The beginning of your period marks the beginning of a lot of things: cramps, mood swings, chocolate cravings, and your menstrual cycle. A lot of women know about their period, but to understand it fully, we also have to take a look at the rest of the phases in your cycle, because your menstrual cycle is more than just your period. 

What is Menstruation? 

Between the ages of puberty to menopause, women get their periods roughly every month. This recurring period is your body shedding old lining in the uterus to prepare for new lining that could eventually house a fertilized egg. If you don’t get pregnant that month, you don’t have a need for this thick lining, so your body sheds it. 

If you do get pregnant, you won’t go through this process. A fertilized egg will implant itself in the uterus and the pregnancy will start, so your body won’t need to shed the lining. 

Phases of the Menstrual Cycle

There are many different hormones produced in your body that act as messengers that carry certain triggers to other parts of your body. There are four hormones that play a big factor in your menstrual cycles, and help your body move from phase to phase. There are four phases of your menstrual cycle:

The menses phase: (around day 1-7)

Your menstrual cycle begins on day one of your period, or your menses phase. Again, if you aren’t pregnant, your body sheds thick uterine lining and blood which leave your body through your vagina. The symptoms of this phase are the most obvious (and are usually the most annoying) of all the phases. Bleeding, mood swings, cramps, breast tenderness and even nausea are all common during your menses phase.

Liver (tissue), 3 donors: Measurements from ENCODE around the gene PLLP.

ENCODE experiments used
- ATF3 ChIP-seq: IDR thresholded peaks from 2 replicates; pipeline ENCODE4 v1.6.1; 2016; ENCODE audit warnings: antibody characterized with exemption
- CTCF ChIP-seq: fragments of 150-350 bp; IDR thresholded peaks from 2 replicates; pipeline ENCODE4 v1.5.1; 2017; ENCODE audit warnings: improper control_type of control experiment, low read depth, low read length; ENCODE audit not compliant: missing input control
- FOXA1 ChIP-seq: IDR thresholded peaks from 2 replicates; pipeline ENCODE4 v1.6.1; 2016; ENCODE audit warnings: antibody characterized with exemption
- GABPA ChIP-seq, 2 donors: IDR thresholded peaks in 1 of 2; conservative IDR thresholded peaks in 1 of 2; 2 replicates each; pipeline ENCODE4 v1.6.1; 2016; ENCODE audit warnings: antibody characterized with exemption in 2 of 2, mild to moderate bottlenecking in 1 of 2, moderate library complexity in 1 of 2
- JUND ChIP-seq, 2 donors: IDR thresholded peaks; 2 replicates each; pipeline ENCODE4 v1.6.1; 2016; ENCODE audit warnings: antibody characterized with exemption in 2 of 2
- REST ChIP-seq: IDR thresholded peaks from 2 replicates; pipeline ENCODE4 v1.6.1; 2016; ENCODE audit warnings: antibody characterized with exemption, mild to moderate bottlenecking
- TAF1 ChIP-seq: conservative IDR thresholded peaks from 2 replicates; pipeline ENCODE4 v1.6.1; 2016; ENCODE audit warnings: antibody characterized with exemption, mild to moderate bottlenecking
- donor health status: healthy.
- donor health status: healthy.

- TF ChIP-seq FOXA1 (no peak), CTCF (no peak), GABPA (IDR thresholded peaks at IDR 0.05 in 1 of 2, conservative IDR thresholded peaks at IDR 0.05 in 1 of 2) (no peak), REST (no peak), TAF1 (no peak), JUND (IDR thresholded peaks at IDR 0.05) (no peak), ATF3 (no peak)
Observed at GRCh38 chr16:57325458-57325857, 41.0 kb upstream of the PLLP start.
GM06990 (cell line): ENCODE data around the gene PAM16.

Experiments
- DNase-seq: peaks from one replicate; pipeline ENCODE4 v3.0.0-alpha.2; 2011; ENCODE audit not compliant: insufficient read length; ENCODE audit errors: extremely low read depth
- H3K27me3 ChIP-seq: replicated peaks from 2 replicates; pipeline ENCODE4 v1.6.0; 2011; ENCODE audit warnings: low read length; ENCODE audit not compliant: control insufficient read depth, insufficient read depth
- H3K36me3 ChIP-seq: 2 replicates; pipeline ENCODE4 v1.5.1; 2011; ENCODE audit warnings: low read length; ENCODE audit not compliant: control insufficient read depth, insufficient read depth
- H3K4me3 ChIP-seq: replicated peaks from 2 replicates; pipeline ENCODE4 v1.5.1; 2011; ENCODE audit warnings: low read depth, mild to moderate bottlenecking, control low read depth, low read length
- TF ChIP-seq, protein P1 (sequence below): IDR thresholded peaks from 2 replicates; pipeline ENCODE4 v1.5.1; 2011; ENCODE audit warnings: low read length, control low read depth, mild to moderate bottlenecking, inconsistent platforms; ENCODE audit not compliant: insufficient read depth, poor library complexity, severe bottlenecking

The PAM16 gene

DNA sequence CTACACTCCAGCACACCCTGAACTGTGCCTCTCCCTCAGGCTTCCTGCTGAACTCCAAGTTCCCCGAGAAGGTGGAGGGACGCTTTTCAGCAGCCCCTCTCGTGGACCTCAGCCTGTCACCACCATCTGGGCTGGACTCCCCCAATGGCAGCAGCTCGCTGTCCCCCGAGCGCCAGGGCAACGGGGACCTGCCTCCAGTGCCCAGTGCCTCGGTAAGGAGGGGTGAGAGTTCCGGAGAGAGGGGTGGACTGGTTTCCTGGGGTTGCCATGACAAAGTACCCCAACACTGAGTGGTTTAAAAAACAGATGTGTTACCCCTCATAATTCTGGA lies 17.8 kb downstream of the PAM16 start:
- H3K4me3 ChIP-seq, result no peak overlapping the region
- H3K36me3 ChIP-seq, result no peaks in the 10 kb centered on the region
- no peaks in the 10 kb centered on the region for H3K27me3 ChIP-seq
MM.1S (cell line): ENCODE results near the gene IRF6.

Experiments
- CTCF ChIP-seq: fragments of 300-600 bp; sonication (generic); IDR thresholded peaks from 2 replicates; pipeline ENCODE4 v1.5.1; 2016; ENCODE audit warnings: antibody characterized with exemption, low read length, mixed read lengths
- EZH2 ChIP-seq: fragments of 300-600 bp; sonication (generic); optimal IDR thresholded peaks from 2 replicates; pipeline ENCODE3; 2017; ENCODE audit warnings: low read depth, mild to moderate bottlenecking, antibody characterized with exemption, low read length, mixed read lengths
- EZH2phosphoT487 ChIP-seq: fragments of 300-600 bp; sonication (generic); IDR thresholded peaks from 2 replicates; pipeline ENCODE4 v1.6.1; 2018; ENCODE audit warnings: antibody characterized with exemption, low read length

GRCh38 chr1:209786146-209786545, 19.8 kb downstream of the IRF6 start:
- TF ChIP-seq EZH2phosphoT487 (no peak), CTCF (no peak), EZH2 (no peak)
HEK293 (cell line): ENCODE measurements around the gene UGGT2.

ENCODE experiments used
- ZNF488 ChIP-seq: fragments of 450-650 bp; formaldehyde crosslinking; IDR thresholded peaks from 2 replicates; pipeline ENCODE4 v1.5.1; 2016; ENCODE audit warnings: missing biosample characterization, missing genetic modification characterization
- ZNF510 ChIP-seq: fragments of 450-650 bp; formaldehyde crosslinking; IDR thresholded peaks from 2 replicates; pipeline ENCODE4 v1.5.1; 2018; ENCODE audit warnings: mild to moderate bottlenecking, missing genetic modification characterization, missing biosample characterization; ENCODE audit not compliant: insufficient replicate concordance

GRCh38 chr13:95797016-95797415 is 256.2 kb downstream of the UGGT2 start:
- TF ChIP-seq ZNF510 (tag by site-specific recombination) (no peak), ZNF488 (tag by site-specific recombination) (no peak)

The follicular phase: (around day 1-14)

The follicular phase overlaps with the menses phase. This is the time when the follicular- stimulating hormone (FSH) starts working to produce eggs that have the potential to become fertilized. In the follicular phase however, these eggs are not yet mature, and are called follicles. The follicles secrete the estrogen hormone that tells your body to thicken the uterine lining to prepare for pregnancy. 

In this phase, the symptoms aren’t as obvious as those in the menses phase. A lot of women report feeling the most calm and most like themselves during this phase. As you continue towards the end of the follicular phase, you might feel more energized and in a better mood than you usually would. 

Ovulation: (around day 14)

Ovulation is the shortest phase, only lasting between 12-24 hours. This is the only time of your cycle that you are fertile and that you have the possibility to conceive. During this phase, a mature egg is making its way down the fallopian tubes and into the uterus. If it becomes fertilized, it will stay there for the remainder of the pregnancy. 

It is important to mention that although a woman is only fertile during these 12-24 hours, pregnancy can still happen outside of this time as a result of sex right before ovulation. A man’s sperm can live inside of a woman’s vagina for up to 5 days and still be viable. Meaning that if you have sex with your partner 5 or less days before you start ovulating, you could become pregnant.